Longer or shorter, as you like
Google is testing a feature that lets users specify how much data they want to see in the summary sections of their search results.
When a person runs a query on Google, s/he typically gets a long string of websites back. Ideally, the topmost results are most relevant to his or her search. To help that user pinpoint exactly what he or she was looking for, each site features a summary just below the title tag, which is supposed to describe what the user will find on that page.
Below, circled in red, is the summary section for MarketingVOX:
Summaries are not always helpful. Webmasters sometimes populate them with meaningless keywords intended solely to help them rank higher in search engines — not benefit users.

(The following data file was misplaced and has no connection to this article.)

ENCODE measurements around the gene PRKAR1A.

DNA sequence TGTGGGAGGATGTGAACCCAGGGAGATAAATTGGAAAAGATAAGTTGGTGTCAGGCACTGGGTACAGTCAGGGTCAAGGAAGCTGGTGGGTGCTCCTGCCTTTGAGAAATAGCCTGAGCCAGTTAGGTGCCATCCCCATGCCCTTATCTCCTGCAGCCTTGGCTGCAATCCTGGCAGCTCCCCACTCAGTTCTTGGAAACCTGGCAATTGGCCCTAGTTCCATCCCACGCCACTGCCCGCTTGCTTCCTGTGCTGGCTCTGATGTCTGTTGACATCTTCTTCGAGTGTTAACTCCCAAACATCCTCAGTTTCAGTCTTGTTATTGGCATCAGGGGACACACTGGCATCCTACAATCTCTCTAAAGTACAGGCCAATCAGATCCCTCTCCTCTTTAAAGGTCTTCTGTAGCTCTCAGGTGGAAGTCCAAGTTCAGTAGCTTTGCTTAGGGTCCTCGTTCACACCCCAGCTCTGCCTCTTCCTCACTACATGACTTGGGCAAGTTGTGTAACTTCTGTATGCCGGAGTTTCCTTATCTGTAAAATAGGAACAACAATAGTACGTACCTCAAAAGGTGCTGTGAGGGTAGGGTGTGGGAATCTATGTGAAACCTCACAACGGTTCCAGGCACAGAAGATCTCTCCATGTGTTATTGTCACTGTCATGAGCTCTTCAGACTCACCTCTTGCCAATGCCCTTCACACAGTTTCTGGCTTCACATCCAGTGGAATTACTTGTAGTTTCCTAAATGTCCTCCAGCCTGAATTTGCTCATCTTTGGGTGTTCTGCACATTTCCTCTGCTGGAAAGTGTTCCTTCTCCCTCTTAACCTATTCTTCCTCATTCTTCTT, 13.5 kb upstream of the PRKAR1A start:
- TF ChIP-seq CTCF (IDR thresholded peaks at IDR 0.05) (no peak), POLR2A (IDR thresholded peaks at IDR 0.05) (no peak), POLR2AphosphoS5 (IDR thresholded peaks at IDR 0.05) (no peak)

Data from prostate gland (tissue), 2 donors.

Only a limited number of people, randomly selected, are involved in Google's summary size-manipulation test. One user on Webmaster World now sees the following options in the upper-left hand of search results:
Web: Result details: S M L
For one top result:
S shows no description
M shows a 161 character description
L shows a 638 character description
Selecting the L setting enabled the user to view a site's description and on-page content, making it possible to determine whether the site actually includes material relevant to the search.
But just because the feature's being tested doesn't mean it will ever go live. Over the summer, Google tested a digg-style voting feature on its search pages, which has yet to go public, reports TechCrunch.